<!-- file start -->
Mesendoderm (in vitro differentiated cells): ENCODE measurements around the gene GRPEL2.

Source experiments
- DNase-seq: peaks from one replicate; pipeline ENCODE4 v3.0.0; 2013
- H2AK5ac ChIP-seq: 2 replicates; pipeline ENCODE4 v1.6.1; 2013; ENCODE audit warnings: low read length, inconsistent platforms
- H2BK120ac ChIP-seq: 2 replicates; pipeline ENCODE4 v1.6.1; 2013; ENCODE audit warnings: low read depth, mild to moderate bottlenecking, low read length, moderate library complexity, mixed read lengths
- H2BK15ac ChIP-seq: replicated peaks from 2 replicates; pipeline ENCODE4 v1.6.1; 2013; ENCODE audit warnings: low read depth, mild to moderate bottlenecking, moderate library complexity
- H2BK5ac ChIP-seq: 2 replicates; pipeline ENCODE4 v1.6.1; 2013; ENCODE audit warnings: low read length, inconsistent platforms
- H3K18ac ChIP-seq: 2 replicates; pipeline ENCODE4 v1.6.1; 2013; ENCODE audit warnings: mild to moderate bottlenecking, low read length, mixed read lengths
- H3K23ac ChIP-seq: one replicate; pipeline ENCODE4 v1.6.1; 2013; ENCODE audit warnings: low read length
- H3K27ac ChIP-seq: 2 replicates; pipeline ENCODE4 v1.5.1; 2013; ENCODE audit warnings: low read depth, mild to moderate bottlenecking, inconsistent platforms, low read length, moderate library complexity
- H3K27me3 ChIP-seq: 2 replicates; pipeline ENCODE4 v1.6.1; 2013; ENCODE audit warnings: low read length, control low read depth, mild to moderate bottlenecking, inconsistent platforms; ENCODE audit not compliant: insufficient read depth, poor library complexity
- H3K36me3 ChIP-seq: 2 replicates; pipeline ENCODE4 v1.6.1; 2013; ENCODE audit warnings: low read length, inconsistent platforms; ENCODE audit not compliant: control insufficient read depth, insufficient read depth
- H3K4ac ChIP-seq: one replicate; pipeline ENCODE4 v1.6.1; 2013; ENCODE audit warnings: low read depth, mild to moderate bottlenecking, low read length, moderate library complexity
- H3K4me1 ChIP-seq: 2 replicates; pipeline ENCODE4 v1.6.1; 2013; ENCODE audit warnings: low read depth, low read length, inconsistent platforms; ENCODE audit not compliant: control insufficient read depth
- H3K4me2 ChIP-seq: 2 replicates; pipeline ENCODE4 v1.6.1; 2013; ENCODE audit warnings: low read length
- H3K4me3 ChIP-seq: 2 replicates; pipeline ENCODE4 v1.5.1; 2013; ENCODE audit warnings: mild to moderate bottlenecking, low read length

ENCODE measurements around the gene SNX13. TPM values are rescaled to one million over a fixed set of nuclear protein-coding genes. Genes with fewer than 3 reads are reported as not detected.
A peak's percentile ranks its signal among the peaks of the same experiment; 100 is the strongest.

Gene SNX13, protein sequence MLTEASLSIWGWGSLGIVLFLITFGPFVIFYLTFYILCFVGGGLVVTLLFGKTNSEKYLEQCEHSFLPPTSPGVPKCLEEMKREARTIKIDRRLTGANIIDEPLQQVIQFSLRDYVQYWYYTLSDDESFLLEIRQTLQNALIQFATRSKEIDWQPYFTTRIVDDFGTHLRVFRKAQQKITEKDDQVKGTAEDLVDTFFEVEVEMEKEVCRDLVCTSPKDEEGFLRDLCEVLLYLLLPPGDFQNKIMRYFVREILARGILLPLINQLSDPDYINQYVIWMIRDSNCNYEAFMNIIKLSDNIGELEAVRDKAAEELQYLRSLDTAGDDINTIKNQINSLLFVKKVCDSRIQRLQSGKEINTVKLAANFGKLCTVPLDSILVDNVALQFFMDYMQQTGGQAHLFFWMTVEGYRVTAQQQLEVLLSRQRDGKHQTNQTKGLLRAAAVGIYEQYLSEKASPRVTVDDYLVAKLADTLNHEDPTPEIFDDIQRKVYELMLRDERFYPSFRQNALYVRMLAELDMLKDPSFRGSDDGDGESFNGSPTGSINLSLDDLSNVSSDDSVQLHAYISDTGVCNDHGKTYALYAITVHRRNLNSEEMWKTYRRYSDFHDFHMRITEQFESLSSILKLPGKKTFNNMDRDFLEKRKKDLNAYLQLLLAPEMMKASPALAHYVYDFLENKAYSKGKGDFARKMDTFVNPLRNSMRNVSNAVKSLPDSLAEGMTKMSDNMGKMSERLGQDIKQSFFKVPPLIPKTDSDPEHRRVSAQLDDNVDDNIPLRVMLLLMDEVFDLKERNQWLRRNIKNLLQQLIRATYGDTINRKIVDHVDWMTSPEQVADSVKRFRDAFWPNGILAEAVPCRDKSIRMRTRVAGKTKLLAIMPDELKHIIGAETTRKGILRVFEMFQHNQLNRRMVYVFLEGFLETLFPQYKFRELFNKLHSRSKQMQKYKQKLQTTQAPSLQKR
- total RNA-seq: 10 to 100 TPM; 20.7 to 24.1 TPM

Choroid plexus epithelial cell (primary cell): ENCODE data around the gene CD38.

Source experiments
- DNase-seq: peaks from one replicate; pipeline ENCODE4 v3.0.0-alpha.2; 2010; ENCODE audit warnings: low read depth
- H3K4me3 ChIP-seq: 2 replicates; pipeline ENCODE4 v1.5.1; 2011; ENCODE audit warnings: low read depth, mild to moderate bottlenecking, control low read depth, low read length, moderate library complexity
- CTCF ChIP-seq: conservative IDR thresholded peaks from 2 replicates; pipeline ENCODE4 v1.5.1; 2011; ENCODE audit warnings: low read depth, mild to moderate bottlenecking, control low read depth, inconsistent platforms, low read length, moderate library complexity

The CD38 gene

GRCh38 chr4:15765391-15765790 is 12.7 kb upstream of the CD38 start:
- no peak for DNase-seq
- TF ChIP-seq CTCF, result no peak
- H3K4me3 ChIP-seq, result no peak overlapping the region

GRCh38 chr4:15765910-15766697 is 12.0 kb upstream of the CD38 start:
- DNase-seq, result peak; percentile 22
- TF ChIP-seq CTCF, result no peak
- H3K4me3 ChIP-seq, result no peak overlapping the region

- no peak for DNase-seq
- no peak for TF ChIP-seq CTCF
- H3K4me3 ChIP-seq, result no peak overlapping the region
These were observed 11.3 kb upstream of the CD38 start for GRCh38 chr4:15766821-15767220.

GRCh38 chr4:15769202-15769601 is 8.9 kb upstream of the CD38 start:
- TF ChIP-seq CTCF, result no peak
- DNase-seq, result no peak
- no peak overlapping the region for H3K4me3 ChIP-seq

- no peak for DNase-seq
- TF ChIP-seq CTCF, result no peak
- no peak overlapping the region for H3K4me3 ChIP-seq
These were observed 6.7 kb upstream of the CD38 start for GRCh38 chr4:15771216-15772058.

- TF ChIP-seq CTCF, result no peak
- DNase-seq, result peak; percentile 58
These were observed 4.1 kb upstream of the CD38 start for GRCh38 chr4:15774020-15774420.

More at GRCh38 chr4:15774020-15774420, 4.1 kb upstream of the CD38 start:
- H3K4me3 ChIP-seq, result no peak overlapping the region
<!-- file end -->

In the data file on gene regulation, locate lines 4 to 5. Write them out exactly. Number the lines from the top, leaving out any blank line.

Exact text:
- H2AK5ac ChIP-seq: 2 replicates; pipeline ENCODE4 v1.6.1; 2013; ENCODE audit warnings: low read length, inconsistent platforms
- H2BK120ac ChIP-seq: 2 replicates; pipeline ENCODE4 v1.6.1; 2013; ENCODE audit warnings: low read depth, mild to moderate bottlenecking, low read length, moderate library complexity, mixed read lengths